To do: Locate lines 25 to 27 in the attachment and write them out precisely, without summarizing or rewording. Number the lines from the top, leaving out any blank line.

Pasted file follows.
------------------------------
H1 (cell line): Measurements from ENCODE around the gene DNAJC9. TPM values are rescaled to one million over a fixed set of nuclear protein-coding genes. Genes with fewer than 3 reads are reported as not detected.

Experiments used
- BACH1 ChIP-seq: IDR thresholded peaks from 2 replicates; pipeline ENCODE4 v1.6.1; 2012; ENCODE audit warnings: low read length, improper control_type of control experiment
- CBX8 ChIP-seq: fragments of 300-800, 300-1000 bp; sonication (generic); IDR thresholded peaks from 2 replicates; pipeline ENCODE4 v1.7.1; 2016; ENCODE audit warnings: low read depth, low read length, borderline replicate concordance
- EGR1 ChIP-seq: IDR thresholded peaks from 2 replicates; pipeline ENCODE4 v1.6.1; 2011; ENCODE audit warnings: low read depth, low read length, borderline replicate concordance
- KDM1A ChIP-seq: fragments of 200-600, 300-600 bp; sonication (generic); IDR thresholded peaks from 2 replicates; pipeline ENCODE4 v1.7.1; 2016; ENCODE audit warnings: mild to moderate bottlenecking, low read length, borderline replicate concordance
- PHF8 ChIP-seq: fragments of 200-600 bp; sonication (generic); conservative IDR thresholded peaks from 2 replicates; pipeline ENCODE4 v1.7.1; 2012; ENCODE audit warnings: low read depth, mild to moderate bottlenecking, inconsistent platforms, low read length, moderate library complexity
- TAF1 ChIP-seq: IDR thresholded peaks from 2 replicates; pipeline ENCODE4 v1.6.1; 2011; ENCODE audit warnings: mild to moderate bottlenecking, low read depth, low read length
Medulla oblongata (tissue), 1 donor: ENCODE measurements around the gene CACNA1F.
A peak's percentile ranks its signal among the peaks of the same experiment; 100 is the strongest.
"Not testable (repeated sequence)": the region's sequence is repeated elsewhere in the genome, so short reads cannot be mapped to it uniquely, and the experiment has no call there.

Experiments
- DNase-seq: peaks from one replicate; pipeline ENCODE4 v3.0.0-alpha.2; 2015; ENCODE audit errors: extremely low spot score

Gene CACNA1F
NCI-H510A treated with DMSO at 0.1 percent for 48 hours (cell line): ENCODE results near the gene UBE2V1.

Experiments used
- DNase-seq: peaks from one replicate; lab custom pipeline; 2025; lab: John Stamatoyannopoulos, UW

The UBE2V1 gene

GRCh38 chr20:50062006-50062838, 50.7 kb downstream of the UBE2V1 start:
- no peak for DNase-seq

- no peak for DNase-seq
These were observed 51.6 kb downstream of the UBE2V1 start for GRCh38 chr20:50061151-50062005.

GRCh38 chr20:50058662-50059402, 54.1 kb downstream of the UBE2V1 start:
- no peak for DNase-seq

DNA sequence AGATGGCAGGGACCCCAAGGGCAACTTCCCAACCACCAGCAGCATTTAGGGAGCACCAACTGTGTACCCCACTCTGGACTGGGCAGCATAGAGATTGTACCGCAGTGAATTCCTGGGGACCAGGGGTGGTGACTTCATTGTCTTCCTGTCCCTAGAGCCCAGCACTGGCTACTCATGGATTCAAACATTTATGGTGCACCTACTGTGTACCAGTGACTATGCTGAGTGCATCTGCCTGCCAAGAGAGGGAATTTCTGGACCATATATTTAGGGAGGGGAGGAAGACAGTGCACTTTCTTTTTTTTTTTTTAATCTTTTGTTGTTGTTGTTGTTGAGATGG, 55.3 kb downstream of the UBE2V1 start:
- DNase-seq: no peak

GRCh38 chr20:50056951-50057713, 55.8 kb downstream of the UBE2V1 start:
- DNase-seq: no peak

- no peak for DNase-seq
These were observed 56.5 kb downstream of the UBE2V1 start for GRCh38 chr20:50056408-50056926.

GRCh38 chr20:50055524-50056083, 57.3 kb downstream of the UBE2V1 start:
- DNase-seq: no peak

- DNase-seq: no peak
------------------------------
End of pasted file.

DNA sequence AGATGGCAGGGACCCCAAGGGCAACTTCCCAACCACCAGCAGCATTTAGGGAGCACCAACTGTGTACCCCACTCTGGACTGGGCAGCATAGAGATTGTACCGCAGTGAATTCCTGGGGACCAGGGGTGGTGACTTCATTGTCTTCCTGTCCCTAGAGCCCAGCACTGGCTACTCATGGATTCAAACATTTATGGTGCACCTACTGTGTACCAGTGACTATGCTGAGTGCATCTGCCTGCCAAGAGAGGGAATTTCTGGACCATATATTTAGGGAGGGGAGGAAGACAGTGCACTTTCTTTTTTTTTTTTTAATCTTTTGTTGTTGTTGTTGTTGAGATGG, 55.3 kb downstream of the UBE2V1 start:
- DNase-seq: no peak

GRCh38 chr20:50056951-50057713, 55.8 kb downstream of the UBE2V1 start: